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To threats the stubborn sinner oft is hard,
God saw his image lively was express'd ; Wrapt in his crimes, against the storm prepard ; And his own work, as in creation, bless'd. But when the milder beams of Mercy play,
The tempter saw him too with envious eye ; He melts, and throws his cumbrous cloak away. And, as on Job, demanded leave to try. Lightning and thunder (Heaven's artillery)
He took the time when Richard was depos'd, As harbingers before th' Almighty fly:
And high and low with happy Harry clos'd. Those but proclaim his siyle, and disappear;
This prince, though great in arms, the priest with. The stiller sound succeeds, and God is there.
stood : The tishes, bis parish freely paid, he took ; Near though he was, yet not the next of blood. But never sued, or curs’d with bell and book. Had Richard, unconstrain'd, resign'd the throne, With patience bearing wrong ; but offering none : A king can give no more than is his own : Since every man is free to lose his own.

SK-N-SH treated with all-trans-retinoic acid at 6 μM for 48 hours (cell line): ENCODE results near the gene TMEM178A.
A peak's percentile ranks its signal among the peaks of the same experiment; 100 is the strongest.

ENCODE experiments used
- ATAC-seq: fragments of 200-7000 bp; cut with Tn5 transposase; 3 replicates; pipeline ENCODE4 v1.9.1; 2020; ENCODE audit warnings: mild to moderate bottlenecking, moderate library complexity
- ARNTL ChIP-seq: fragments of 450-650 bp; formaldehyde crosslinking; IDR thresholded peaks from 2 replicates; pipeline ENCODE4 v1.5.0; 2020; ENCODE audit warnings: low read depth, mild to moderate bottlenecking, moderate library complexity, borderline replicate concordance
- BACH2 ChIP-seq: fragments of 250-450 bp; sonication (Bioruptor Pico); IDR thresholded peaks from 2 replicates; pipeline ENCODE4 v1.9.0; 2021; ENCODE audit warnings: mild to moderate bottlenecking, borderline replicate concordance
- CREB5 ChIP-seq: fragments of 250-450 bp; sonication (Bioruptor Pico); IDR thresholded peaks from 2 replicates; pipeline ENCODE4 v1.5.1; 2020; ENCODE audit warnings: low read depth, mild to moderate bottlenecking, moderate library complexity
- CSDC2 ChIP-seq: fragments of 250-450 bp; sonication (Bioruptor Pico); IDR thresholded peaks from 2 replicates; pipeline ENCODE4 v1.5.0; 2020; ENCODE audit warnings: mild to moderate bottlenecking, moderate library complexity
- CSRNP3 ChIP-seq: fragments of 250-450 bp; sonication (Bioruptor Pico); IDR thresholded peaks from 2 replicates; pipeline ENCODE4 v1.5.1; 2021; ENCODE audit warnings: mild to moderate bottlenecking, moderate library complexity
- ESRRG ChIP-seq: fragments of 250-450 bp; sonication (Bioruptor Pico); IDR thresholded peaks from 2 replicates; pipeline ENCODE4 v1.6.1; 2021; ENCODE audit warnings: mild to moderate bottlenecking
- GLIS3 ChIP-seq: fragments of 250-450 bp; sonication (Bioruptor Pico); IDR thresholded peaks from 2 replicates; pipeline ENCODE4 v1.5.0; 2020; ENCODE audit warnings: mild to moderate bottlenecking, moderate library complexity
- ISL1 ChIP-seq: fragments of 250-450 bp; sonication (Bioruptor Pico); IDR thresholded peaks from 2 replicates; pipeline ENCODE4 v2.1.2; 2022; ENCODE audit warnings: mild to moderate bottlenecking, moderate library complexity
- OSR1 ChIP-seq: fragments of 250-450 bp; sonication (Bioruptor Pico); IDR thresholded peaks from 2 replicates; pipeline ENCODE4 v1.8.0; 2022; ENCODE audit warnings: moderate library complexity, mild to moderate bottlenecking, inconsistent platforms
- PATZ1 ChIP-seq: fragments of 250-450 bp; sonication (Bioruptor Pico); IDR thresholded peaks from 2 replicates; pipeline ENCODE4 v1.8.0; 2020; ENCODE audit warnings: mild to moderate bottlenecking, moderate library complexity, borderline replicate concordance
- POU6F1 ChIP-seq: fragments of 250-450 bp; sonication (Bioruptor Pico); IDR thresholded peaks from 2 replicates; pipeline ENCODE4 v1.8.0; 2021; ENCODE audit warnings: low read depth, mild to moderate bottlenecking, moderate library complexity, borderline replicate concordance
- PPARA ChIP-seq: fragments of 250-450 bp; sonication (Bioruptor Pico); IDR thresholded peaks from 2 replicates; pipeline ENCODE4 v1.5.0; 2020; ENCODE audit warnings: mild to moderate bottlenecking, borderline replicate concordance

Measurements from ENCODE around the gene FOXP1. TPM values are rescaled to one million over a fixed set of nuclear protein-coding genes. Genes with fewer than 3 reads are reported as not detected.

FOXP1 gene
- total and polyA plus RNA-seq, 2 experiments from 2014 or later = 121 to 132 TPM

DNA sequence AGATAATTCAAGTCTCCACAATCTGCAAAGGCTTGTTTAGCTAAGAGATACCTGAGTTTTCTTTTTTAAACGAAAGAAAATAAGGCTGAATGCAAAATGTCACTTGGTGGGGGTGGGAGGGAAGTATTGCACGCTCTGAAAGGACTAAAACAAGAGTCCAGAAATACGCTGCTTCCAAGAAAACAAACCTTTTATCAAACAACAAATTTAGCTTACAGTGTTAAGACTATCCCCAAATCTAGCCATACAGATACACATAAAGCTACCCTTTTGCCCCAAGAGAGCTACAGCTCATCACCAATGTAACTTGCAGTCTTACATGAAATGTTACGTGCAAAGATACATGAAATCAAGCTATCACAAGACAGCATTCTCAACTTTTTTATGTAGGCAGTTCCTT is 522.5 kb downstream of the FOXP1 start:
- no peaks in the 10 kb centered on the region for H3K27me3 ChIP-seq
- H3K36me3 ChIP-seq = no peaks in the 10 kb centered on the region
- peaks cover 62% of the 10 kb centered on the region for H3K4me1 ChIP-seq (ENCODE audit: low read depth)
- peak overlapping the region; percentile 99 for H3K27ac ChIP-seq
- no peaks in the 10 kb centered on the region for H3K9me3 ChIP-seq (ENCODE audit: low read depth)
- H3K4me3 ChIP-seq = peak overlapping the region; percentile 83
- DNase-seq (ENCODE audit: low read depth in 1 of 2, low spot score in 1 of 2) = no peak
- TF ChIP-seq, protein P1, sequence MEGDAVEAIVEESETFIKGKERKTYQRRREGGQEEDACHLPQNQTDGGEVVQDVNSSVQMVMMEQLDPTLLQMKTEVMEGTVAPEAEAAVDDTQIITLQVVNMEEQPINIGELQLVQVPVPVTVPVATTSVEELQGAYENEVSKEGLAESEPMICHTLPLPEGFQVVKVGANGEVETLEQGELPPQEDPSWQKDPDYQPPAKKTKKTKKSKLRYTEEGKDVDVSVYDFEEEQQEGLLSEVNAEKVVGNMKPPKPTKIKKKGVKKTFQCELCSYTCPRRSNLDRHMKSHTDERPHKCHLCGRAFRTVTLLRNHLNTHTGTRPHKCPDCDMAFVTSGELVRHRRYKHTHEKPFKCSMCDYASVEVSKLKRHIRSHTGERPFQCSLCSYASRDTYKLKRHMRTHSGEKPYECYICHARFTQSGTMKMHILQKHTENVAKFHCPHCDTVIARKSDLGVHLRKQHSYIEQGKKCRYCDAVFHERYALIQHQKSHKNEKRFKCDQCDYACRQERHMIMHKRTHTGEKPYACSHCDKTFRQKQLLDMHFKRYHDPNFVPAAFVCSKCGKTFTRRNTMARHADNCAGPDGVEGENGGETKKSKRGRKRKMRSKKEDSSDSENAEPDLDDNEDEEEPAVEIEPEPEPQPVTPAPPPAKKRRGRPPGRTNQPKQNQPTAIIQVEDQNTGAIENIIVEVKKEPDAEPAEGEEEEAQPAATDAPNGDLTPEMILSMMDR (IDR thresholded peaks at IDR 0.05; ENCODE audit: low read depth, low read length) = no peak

The title stood entail'd, had Richard had a son. The country churls, according to their kind,
Conquest, an odious name, was laid aside, (Who grudge their dues, and love to be behind,) Where all submitted, none the battle tried. The less he sought his offerings, pinch'd the more, The senseless plea of right by Providence And prais'd a priest contented to be poor.
Was, by a flattering priest, invented since; Yet of his little he had some to spare,
And lasts no longer than the present sway; To feed the famish'd, and to clothe the bare : But justifies the next who comes in play. For mortified he was to that degree,
The people's right remains ; let those who dare A poorer than himself he would not see.
Dispute their power, when they the judges are. True priests, he said, and preachers of the word, He join'd not in their choice, because he knew Were only stewards of their sovereign lord; Worse might, and often did, from change ensue. Nothing was theirs ; but all the public store : Much to himself he thought; but little spoke; Intrusted riches, to relieve the poor.
And, undepriv'd, his benefice forsook. Who, should they steal, for want of his relief, Now, through the land, his cure of souls he stretch'd He judg'd himself accomplice with the thief. And like a primitive apostle preach'd.